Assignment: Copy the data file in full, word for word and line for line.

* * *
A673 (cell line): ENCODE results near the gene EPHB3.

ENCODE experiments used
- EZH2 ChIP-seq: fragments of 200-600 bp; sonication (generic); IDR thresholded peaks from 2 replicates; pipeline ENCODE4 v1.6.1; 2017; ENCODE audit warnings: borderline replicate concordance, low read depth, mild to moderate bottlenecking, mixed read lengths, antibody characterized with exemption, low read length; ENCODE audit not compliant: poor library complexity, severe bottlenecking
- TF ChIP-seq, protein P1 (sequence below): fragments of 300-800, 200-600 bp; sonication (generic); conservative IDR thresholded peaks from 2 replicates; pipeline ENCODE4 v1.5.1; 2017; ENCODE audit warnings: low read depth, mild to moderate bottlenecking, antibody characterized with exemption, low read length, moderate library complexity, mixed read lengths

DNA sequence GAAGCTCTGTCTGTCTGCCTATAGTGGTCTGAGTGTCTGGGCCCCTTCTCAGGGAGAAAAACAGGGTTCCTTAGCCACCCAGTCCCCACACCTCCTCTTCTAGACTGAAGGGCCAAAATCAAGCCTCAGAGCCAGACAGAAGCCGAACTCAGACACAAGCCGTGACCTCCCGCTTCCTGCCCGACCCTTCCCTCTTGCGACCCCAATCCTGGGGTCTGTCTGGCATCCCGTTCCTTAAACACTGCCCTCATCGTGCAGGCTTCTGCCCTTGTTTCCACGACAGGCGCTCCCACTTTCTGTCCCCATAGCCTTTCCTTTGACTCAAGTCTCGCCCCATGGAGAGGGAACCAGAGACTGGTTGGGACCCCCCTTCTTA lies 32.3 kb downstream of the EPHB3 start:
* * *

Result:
A673 (cell line): ENCODE results near the gene EPHB3.

ENCODE experiments used
- EZH2 ChIP-seq: fragments of 200-600 bp; sonication (generic); IDR thresholded peaks from 2 replicates; pipeline ENCODE4 v1.6.1; 2017; ENCODE audit warnings: borderline replicate concordance, low read depth, mild to moderate bottlenecking, mixed read lengths, antibody characterized with exemption, low read length; ENCODE audit not compliant: poor library complexity, severe bottlenecking
- TF ChIP-seq, protein P1 (sequence below): fragments of 300-800, 200-600 bp; sonication (generic); conservative IDR thresholded peaks from 2 replicates; pipeline ENCODE4 v1.5.1; 2017; ENCODE audit warnings: low read depth, mild to moderate bottlenecking, antibody characterized with exemption, low read length, moderate library complexity, mixed read lengths

DNA sequence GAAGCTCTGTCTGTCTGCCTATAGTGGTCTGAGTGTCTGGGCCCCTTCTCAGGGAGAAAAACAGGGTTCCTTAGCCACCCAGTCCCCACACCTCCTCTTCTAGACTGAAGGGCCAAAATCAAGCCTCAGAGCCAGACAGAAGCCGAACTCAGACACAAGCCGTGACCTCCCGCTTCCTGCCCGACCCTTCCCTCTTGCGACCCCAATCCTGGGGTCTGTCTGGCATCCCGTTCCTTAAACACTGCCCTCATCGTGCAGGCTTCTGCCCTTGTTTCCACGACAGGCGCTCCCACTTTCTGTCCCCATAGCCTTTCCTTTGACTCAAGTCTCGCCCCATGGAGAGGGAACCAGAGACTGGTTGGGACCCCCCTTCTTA lies 32.3 kb downstream of the EPHB3 start: